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Barriers to leaving

Statistics confirm that individuals suffering from intimate partner domestic violence leave, on average, seven times before they make a permanent break from their abuser.

The reasons survivors stay with abusers (or go back to them) are many, and it’s complicated. For example, s/he may lack financial resources, be driven to keep the family together, or justifiably fear the abuser will become even more violent and dangerous when s/he leaves. Whatever the reasons for staying, here’s the thing to know: The abuser is actively working to keep control of your loved one. Also, your loved one's concerns and fears are very real and absolutely reasonable.

So, how do you help and keep helping? The key is to remain supportive and available over time, even if s/he doesn’t leave immediately or leaves and returns to the abuser. This is because many abusers use isolation to gain power and control, so it’s important that your loved one knows that you are there to care, to believe and to affirm her or his worth and right to safety. You will also want to tell your loved one that Hubbard House is here to help, especially if there is violence or threats of violence. Our Domestic Violence Hotline is available 24/7 at (904) 354-3114. The call is confidential and the help is free.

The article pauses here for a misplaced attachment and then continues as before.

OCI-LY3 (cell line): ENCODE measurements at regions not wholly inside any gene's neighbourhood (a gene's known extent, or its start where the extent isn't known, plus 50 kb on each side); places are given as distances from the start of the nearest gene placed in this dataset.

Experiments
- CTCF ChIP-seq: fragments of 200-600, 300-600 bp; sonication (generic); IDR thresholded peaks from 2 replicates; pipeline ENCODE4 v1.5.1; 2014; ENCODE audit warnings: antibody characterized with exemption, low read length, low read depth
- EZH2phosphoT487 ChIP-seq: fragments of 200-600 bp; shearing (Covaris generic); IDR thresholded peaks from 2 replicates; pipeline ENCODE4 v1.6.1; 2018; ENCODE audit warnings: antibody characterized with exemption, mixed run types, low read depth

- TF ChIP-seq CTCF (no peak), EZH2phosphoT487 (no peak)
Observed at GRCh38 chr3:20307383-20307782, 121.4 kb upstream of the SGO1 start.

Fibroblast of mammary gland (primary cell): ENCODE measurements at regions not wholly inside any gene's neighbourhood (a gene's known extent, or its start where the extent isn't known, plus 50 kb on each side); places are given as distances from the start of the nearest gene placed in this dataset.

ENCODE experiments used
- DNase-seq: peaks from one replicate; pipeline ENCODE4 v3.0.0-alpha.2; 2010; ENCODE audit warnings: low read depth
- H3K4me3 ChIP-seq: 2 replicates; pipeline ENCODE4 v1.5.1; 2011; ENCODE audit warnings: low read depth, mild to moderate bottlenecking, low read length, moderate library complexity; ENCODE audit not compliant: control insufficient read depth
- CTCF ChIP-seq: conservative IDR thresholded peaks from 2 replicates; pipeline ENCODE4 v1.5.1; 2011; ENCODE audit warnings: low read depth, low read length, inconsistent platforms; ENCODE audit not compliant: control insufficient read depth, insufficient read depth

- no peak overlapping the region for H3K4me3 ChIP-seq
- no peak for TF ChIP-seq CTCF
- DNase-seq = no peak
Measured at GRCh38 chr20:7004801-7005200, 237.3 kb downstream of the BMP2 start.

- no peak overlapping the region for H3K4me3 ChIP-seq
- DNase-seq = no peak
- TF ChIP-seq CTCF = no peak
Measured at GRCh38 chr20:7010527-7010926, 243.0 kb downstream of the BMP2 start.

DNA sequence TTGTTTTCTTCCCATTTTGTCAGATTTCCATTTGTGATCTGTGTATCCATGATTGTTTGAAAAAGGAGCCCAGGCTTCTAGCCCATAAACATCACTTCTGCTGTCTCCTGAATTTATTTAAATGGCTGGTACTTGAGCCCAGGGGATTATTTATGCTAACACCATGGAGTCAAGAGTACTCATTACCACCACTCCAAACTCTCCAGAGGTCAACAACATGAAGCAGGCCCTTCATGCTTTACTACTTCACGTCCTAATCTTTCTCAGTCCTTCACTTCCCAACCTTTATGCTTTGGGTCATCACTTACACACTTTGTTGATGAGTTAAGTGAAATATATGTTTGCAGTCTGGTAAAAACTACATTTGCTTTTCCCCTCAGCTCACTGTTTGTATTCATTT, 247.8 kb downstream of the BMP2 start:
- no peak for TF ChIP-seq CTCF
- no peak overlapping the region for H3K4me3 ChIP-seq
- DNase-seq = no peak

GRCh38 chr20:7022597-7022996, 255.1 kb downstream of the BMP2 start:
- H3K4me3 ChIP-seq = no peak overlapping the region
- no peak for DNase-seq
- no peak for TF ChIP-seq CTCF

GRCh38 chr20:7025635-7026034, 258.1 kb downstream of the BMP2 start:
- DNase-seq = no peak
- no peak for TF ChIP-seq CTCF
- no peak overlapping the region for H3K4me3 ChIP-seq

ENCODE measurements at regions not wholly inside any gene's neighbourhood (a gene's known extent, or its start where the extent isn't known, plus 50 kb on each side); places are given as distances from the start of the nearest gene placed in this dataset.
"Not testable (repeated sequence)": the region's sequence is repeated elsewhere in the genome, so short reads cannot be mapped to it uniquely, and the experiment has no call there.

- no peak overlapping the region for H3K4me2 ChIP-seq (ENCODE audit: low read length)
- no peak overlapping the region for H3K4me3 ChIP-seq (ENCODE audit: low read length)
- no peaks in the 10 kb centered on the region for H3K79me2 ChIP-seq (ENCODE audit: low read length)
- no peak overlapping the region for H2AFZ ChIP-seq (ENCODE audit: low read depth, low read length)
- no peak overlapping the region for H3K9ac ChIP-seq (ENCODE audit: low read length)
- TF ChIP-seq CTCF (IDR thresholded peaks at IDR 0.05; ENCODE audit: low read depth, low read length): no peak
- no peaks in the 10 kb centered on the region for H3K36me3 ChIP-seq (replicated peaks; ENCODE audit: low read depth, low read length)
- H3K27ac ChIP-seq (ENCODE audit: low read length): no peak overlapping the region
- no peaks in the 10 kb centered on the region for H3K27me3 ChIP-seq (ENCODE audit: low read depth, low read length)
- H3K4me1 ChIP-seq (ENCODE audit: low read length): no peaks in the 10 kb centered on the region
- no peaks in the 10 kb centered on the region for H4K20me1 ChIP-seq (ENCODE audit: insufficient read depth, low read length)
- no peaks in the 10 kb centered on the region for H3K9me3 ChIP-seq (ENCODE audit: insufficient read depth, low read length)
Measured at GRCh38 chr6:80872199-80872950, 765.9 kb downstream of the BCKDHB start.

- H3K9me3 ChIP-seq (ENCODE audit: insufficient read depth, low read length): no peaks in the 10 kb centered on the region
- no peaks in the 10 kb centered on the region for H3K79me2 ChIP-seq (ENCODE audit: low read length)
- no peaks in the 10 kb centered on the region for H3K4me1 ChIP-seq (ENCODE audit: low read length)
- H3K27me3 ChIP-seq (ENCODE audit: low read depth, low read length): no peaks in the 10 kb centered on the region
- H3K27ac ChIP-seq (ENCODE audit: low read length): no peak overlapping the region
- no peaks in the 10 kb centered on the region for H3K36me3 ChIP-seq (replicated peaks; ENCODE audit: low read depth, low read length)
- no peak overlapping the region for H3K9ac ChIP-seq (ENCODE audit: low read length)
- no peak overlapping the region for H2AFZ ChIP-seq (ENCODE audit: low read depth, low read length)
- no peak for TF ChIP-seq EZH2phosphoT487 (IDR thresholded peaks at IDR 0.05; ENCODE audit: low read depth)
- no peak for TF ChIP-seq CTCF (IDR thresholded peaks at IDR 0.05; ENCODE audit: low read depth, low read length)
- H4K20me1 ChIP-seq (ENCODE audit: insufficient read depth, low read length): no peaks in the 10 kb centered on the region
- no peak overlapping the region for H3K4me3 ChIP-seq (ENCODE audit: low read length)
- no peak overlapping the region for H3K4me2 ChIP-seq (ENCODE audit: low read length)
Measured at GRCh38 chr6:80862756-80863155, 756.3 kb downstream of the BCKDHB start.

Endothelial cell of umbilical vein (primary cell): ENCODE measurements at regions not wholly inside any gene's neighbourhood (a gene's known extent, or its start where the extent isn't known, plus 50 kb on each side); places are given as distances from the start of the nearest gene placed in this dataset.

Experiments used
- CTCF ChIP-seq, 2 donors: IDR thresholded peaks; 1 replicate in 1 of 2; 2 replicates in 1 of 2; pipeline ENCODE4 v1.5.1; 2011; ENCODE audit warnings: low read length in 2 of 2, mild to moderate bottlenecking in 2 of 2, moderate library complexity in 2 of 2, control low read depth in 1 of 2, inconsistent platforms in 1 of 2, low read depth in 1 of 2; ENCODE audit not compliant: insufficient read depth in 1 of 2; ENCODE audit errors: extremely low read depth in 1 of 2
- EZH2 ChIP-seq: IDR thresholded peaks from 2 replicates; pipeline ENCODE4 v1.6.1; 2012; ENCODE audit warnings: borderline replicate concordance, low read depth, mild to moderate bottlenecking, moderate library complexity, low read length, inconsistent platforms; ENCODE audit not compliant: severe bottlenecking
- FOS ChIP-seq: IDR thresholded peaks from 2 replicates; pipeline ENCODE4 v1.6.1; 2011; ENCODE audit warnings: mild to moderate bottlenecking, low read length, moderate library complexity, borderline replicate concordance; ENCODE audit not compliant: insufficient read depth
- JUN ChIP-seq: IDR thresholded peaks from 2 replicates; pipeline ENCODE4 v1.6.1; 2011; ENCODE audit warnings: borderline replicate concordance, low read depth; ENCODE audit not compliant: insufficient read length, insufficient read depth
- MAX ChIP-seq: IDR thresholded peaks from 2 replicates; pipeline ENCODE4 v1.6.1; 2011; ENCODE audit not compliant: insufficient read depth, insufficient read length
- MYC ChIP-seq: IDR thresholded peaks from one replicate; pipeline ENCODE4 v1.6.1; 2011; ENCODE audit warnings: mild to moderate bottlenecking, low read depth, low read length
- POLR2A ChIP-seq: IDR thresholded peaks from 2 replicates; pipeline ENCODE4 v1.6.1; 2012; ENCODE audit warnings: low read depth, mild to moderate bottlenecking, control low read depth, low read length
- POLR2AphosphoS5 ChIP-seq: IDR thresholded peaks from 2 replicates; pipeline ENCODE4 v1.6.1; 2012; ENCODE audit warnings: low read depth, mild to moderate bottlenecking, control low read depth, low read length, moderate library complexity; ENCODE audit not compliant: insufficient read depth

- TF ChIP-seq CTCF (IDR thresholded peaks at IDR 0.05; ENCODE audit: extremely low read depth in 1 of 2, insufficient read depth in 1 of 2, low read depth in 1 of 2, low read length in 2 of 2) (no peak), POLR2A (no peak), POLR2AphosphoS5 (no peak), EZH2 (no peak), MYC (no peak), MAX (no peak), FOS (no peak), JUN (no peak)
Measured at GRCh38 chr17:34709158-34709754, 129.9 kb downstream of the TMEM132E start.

Please be sure to also take care of yourself during these difficult days. Your effort to support your loved one are commendable, and you should not blame yourself if she decides to stay or returns to the abuser. Our hotline is here for you, to support you, to help you plan what you’d like to say, and to safety plan with you and for you.

You matter to us. You are not alone.


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